All progressive companies have policies in place to enable flexible working. Human Resources touts the commercial benefits regularly but management needs a mindset shift to make it an everyday reality rather than a big deal.
To me, flexible working is often much broader than many people assume. It is no longer just about women working part time because they have young children. People care for elders, they study, they have short-term emergencies (ever waited all day for a plumber to turn up), they travel, they like to play golf early in the morning, they have family events to attend. They may be mature and experienced workers who want to reduce, but not cease, working. Our customers are also demanding flexible access to us – in the evening, on weekends and online.
Operating our lives flexibly is just the way we do things these days – we work while waiting for a plane and we check our social media accounts, do online grocery shopping and book our holidays during the day. We need to worry less about where or when the work gets done and more about whether the work does actually get done to a high standard and on time. Technology advancements have enabled the "work anywhere" concept to become a reality.
So why is it so difficult for flexible working to be the new normal? Here’s some misconceptions impeding flexibility in the workplace.
– as in "you can only really be working if I can see you working". In the workplace there can be a peculiar focus on inputs rather than outcomes – the latter is actually what we pay people to deliver. I recall a very senior credit approver I worked with years ago making the decision to start at 7am, leave at 3.30pm and work again from home from 8 to 11 in the evening. This let her see her kids after school and before bed and to get the work delivered within the time required for approvals. Everyone got what they needed; the work got done. She, and everyone she told about her great employer, was delighted. In fact, for ANZ, employees using flexible working arrangements are on average 5 per cent more engaged than their counterparts. That is a measurable benefit to the company.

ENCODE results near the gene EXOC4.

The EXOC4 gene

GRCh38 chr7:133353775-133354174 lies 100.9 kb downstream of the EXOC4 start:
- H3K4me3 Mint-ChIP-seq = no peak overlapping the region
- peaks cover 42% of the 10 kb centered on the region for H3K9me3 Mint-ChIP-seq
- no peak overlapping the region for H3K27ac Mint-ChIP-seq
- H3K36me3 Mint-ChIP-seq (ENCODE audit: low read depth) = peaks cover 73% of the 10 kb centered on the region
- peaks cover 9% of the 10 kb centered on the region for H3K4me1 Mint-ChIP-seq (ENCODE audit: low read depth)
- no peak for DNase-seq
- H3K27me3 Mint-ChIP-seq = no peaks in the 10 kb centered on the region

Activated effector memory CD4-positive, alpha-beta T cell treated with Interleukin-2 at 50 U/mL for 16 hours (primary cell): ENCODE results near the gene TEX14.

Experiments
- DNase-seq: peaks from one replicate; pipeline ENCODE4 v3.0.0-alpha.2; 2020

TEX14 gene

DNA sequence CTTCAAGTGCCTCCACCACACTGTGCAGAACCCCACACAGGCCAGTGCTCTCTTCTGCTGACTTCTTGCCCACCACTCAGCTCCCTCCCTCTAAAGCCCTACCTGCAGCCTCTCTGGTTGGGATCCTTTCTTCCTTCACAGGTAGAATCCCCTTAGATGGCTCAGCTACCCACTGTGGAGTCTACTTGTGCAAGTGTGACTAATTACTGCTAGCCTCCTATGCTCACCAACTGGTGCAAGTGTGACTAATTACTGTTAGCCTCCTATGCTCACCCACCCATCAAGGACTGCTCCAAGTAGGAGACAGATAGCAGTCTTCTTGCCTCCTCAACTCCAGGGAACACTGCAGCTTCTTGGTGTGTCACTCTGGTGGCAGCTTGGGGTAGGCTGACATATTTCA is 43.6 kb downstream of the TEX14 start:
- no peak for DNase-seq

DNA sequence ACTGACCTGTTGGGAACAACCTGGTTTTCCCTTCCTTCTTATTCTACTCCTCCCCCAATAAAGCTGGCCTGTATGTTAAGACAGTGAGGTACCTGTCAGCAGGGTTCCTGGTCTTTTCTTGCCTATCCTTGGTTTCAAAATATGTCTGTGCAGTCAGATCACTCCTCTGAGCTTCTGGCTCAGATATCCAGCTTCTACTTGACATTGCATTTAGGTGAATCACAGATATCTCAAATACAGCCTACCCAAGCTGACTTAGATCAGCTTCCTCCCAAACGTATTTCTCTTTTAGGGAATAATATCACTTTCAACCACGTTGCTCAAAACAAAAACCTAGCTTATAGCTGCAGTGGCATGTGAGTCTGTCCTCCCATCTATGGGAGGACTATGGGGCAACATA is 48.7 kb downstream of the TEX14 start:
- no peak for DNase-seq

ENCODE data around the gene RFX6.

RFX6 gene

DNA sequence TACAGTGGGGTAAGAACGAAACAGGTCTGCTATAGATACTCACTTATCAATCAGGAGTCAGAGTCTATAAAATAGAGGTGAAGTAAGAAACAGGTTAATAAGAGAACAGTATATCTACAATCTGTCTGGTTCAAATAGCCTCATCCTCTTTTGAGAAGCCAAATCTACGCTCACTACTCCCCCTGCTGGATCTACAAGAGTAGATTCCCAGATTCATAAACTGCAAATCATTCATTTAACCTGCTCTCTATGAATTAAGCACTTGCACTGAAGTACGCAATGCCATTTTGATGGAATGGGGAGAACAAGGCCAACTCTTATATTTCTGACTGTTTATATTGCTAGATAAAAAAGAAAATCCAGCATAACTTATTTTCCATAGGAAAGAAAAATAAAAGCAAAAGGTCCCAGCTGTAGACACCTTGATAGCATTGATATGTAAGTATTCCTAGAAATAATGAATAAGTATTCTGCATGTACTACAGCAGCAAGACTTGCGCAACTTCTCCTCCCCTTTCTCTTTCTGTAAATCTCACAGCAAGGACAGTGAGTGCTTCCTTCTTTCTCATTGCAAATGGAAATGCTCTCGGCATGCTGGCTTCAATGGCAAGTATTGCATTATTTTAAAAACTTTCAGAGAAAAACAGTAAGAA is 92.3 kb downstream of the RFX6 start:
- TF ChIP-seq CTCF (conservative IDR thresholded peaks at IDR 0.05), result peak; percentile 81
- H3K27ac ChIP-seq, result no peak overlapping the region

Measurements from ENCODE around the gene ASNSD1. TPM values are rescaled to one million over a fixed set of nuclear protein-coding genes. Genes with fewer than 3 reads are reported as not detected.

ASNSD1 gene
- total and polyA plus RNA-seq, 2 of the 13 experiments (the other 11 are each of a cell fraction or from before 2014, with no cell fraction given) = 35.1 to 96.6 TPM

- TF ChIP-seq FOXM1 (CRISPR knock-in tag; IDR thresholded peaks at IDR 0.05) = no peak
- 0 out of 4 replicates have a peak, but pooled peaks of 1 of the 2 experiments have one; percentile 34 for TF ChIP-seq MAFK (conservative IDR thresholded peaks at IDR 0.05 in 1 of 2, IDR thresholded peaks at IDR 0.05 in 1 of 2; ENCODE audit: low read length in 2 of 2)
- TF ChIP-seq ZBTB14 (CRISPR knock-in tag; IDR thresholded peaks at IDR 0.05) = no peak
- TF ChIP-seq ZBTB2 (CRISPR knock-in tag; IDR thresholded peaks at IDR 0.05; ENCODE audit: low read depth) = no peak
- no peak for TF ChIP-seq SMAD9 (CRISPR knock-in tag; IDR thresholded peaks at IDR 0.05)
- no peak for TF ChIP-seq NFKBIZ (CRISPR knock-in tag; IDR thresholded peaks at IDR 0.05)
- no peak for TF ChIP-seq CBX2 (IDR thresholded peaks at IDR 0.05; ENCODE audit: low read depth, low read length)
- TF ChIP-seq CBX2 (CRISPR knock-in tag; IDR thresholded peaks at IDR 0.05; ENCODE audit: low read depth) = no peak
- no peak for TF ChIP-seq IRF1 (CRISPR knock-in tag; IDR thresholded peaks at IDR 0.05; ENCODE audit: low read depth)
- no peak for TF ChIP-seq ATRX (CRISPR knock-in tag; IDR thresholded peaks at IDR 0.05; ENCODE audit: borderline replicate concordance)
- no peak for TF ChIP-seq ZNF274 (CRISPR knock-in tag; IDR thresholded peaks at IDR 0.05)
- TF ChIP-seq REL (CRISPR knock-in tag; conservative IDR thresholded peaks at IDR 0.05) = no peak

“Part timers are not really committed to their jobs."
Yes, this old chestnut still exists but with absolutely no evidence I have ever seen to back it up. In my experience part timers always work ALL the time they are meant to work – far less time at the coffee machine – and often put in extra hours outside their designated time. I have sometimes felt guilty about this happening and offered those people the opportunity to add paid hours to their normal work week but they don't mind putting in the odd hour of work here and there because they get the flexibility they need when they need it. Works well for everyone and the work gets done.
“It is too hard to manage job shares or part time workers or those who do not work standard hours."
I find it extraordinary that managers would pass up the opportunity to access talent when it is so scarce (and that's what they tell me incessantly) just because people have preferences (permanent or temporary) with their hours and/or location. Surely accessing 50 per cent of talent and skills that you really need is better than 0 per cent?
“This is something for junior people – executives can't take part in this.”
Actually, I have seen a swing in views on this in recent times. I can think of two very senior executives I know who have altered or reduced their hours for a period to enable them to deal with other commitments. How foolish would we have been to say "sorry – full time or out" when they have years of valuable experience and a key role to play. Recently I have found myself working flexibly out of London every few weeks due to some unexpected family commitments. It works and I am pleased that it has been a no-brainer to make the difficult simple. Thanks boss!
Come on leaders, use your imagination. It is not that hard and there is so much benefit in access to talent and engaged employees. Go talk to your employees now and ask them how they would like to work for the benefit of them, your company and your customers.
Susie Babani, Global Chief Human Resources Officer, ANZ
This story was first published on BlueNotes, ANZ’s news and insights publication for the financial services industry across the Asia-Pacific region.